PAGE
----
The number of people executed in the U.S. declined by about 10% in 2013 compared to the previous year, and support for capital punishment has fallen to its lowest point in four decades, according to a report released Thursday.
A notable contributing factor was the declining availability of drugs used in lethal injections, many of which are manufactured in Europe. In protest of capital punishment, a number of European countries have banned the drugs for export.
Thirty-nine people were executed in the U.S. this year, marking only the second time in nearly two decades that the number fell below 40, the report, conducted by the Death Penalty Information Center, a non-profit group that opposes capital punishment, found. Beyond that, more than half of those executions were ordered by two states – Texas and Florida—and four death penalty states reported none.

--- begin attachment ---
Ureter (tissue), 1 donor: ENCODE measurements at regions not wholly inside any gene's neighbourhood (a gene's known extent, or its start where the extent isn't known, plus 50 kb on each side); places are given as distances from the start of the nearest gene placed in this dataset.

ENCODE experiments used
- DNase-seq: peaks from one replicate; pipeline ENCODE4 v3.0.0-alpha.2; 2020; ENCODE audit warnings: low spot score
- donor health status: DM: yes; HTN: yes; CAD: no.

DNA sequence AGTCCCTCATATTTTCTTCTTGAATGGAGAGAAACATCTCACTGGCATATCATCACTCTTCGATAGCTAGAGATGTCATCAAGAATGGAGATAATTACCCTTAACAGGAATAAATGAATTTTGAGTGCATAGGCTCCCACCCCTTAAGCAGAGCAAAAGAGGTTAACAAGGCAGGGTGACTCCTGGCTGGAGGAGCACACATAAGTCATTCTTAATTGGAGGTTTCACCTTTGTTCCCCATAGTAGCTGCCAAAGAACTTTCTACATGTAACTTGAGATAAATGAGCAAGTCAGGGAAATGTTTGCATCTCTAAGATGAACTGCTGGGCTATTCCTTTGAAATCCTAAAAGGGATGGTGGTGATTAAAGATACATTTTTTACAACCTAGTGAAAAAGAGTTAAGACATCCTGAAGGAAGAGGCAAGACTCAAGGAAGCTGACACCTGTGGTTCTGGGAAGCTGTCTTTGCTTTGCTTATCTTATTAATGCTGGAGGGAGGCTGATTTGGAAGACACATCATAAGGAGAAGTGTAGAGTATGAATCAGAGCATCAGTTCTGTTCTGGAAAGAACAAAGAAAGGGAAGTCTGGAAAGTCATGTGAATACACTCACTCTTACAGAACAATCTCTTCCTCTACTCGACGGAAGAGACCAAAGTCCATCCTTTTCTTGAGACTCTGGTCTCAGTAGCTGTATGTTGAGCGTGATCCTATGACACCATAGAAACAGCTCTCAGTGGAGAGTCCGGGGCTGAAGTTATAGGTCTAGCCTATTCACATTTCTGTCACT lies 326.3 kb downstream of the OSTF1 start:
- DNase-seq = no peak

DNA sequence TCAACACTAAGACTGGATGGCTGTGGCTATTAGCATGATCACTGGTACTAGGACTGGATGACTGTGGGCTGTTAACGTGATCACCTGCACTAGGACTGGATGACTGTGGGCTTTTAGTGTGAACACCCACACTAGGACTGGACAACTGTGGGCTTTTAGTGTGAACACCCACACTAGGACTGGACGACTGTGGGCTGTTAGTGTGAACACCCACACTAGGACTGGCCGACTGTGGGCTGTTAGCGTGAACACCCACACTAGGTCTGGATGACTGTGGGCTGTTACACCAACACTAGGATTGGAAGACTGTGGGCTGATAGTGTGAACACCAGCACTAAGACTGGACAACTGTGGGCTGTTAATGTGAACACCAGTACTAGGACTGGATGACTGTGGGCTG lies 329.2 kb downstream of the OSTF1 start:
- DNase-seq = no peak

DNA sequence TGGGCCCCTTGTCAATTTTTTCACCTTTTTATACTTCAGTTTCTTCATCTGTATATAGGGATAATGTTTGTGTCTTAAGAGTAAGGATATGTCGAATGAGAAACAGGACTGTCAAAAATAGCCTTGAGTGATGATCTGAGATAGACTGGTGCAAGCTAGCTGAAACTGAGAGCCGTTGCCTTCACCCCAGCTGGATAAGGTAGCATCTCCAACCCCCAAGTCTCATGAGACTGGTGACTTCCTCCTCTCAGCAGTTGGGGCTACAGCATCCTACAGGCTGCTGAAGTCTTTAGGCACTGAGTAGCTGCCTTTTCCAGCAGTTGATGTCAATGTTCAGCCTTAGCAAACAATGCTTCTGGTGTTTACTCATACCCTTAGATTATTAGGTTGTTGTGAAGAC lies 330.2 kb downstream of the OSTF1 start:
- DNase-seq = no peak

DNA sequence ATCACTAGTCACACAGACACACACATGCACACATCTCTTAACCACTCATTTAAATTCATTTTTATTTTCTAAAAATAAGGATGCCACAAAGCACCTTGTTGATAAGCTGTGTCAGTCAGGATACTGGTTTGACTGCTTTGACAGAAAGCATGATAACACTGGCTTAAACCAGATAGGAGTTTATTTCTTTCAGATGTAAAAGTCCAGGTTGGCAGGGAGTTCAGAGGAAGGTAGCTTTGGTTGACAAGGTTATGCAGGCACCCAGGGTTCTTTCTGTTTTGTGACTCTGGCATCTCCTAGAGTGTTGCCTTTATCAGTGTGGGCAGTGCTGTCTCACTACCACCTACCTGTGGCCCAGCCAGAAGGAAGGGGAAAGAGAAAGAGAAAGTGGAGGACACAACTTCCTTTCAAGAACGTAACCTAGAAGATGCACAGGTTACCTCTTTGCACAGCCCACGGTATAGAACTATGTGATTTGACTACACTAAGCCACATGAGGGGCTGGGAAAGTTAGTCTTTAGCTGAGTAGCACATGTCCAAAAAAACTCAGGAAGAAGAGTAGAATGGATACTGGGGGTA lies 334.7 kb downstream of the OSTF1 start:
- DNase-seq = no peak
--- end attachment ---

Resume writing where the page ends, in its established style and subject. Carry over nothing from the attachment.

As the leader in executions nationwide, Texas is emblematic of the shift away from capital punishment. This is the sixth year in a row that Texas reported fewer than 10 death sentences, compared to 48 in 1999.
In May, Maryland became the 18th state to abolish the death penalty, and the sixth in as many years, after DNA evidence exonerated Kirk Bloodsworth, who was convicted in 1985 of sexually assaulting and killing a nine-year-old girl.
According to the report, 3,108 people remain on death row, down slightly from 3,170 at the end of 2012.